The fine print proves state government is not stealing millions of dollars from nonprofit organizations.
Thank goodness for that fine print because, without it, theft would be the only word to describe accurately the state’s collecting sales taxes from cities, schools and other nonprofit groups that should be exempt from paying the tax on construction materials for their projects.
The state collects those sales taxes, but it does so only by exploiting a loophole in the law it created. According to the law, the exemption applies only when the nonprofit organization buys the materials.
That means if a contractor working on one of those projects buys, say, the concrete, the state’s 5 percent sales tax applies. The contractor, naturally, then passes that extra cost to the supposed-to-be-exempt owner.
Some owners are equipped to manage the material purchases. Others are not and either rely on guidance from the contractor or choose to swallow the sales tax.
Either way, the state wins. And it can thoughtlessly cite policy to excuse its greed.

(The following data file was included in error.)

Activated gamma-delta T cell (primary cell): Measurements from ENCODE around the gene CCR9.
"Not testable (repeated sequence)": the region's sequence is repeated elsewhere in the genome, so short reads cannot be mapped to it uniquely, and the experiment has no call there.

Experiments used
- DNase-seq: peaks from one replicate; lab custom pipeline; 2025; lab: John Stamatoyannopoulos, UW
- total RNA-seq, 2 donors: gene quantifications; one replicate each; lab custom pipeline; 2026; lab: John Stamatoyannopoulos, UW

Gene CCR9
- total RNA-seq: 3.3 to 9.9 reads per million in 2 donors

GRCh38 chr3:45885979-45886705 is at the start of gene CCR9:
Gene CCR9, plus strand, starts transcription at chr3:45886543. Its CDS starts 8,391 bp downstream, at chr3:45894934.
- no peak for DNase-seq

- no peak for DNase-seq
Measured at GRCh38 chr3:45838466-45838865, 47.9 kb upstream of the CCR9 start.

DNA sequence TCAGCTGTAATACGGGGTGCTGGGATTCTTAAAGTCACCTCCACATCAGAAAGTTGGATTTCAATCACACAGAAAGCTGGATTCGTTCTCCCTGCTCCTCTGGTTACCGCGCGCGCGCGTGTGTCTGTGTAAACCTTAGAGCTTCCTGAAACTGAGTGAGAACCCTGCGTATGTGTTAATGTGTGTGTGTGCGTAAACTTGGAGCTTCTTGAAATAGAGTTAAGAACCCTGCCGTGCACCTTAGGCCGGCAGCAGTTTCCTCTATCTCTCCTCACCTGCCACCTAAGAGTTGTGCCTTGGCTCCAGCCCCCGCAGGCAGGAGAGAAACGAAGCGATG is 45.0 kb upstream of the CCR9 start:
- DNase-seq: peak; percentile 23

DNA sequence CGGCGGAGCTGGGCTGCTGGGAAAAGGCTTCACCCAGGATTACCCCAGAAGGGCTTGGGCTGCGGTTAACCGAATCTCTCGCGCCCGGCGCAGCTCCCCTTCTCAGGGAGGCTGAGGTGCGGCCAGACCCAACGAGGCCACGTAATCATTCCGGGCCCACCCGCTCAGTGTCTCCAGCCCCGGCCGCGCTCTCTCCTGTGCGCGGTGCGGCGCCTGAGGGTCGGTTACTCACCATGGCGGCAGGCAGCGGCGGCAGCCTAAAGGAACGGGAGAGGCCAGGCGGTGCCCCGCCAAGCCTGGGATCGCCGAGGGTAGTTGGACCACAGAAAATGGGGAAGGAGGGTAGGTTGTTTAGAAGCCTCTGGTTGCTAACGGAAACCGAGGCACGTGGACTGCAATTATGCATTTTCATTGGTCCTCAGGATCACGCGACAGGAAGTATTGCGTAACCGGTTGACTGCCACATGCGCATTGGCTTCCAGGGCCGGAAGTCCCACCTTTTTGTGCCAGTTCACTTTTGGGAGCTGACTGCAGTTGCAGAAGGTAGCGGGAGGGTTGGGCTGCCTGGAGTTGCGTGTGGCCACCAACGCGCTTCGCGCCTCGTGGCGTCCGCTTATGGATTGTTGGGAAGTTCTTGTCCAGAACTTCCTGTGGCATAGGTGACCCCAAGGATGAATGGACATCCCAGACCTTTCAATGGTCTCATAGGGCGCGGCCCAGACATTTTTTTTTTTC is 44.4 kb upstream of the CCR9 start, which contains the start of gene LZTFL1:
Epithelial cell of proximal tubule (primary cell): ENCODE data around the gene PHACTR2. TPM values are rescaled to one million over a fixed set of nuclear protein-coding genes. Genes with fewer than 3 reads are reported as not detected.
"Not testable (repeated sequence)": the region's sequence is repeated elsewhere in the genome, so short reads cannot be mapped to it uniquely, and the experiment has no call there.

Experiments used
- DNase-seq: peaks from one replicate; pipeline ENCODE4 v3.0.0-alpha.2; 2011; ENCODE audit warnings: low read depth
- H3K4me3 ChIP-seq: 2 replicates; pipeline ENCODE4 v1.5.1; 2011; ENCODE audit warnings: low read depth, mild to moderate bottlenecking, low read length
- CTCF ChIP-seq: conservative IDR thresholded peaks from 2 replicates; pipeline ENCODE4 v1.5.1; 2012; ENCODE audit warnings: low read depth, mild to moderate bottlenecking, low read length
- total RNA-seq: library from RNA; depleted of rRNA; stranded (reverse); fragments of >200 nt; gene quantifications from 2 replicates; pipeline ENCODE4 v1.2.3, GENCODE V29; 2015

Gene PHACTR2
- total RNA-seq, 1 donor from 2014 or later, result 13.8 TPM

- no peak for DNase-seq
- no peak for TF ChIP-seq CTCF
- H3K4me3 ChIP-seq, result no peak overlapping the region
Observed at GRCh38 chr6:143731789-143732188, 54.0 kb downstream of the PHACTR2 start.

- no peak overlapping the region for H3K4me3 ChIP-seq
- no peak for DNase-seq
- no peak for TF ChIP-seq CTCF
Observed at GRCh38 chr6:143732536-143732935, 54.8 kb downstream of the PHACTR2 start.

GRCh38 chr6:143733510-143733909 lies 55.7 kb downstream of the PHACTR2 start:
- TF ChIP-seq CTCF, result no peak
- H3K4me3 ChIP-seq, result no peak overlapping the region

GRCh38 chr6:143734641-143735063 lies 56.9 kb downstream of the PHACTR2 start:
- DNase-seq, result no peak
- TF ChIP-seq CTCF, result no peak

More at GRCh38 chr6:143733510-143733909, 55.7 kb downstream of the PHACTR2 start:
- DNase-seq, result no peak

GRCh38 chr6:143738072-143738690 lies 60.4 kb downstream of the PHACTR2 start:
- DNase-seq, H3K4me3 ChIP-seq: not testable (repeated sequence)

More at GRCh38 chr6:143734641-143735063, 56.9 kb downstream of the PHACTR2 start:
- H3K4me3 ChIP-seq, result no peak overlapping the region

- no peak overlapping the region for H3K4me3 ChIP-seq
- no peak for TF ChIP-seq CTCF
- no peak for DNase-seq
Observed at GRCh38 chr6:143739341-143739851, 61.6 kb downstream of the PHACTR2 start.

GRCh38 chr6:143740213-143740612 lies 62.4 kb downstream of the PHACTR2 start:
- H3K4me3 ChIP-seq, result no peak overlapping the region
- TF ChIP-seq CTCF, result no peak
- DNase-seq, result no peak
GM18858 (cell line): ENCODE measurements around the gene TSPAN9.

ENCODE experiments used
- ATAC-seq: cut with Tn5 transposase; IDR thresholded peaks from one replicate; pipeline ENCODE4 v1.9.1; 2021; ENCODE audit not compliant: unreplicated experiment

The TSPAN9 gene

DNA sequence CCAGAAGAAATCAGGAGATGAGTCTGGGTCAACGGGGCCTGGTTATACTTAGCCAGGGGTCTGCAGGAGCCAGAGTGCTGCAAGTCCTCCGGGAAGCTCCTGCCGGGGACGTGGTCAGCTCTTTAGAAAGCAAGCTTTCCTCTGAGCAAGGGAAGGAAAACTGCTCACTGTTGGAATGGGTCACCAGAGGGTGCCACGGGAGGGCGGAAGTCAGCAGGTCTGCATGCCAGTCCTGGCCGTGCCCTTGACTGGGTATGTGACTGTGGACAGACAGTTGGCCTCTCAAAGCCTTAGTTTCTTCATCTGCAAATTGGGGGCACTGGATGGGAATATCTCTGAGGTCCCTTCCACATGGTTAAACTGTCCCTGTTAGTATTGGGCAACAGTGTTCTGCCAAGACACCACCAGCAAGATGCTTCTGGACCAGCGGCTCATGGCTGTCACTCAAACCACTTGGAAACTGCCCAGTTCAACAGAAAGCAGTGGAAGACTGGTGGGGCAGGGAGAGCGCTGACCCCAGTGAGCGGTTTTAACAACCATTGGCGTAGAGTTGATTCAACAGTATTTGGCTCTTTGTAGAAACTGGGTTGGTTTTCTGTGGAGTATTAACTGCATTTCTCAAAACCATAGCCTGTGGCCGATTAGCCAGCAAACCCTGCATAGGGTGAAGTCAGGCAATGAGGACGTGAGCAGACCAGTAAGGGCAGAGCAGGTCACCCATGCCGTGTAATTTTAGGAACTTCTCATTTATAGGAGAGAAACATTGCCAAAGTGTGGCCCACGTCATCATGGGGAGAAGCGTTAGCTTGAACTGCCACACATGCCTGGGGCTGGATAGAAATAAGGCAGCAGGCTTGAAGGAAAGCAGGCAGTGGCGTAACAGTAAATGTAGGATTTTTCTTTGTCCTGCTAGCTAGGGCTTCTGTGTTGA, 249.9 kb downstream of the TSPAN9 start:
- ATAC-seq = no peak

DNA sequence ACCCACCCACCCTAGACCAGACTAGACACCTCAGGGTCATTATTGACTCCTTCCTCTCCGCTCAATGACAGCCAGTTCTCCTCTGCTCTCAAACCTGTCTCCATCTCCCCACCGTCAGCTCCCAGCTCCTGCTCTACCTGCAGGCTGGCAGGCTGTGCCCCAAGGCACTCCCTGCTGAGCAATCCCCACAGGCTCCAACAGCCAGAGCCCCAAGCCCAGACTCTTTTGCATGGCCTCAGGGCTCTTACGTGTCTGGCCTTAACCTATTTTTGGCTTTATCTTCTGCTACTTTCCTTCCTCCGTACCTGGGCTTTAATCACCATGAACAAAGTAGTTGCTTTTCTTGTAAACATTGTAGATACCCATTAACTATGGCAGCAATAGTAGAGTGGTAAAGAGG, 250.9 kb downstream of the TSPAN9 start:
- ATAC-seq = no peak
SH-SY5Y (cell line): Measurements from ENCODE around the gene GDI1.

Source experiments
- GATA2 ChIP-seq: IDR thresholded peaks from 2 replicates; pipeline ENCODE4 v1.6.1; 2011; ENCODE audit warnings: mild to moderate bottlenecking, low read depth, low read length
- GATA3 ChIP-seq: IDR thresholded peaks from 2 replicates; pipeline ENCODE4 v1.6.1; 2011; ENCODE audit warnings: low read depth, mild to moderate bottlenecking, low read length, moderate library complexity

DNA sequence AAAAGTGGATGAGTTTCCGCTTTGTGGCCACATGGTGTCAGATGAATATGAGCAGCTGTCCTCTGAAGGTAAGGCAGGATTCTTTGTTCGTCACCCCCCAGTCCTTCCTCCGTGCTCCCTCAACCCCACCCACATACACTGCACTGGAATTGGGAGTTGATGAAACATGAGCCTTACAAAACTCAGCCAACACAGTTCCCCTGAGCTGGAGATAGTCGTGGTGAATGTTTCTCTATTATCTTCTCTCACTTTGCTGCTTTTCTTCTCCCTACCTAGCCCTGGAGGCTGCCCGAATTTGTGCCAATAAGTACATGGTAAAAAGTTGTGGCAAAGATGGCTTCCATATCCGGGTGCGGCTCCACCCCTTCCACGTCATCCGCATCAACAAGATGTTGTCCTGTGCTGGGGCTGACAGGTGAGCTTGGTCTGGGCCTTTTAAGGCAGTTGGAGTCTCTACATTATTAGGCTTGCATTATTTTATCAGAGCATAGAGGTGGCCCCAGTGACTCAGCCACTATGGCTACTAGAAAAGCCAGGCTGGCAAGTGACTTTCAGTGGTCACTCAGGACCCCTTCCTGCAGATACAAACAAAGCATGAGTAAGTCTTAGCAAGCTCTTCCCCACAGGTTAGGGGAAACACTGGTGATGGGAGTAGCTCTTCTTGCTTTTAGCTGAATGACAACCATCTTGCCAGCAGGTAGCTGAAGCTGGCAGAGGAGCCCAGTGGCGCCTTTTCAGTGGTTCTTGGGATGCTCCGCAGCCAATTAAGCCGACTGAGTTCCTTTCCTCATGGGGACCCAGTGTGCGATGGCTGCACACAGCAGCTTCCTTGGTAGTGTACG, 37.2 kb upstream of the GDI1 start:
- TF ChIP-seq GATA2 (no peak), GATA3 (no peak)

Technically, it is not collecting a sales tax from nonprofit groups. Realistically, however, the state is collecting millions of dollars per year in sales taxes from those projects.
The state Department of Revenue on Monday estimated that closing that loophole would cost the state $6 million per year.
It is astounding how such a large number can distort perspective, turning money the state never should have had into a loss if the state gives it up.
If a business accumulated money it did not have a right to, that would be theft. In this case, the state calls it revenue.
And it seems revenue must be protected, even if its collection violates the spirit of the law.
Lawmakers in 2001, 2005 and 2011 tried to change the law, justifiably pointing out that the original intent simply was to protect all nonprofit groups from paying the sales tax, no matter the means by which the materials for their projects were acquired. The bills would have extended the exemption to the contractors who step in on behalf of the owners.
Now comes state Rep. Andre Jacque, R-De Pere, the latest to try to erase the fine print. He says he likes his chances because the state is in much better financial shape, and lawmakers might be willing to accept the loss.
Each previous bill failed because lawmakers argued, and no doubt will again, that the state could not afford to sacrifice the revenue. Of course, it is easier to pass that sacrifice on to those who, by law, should not be required to make it.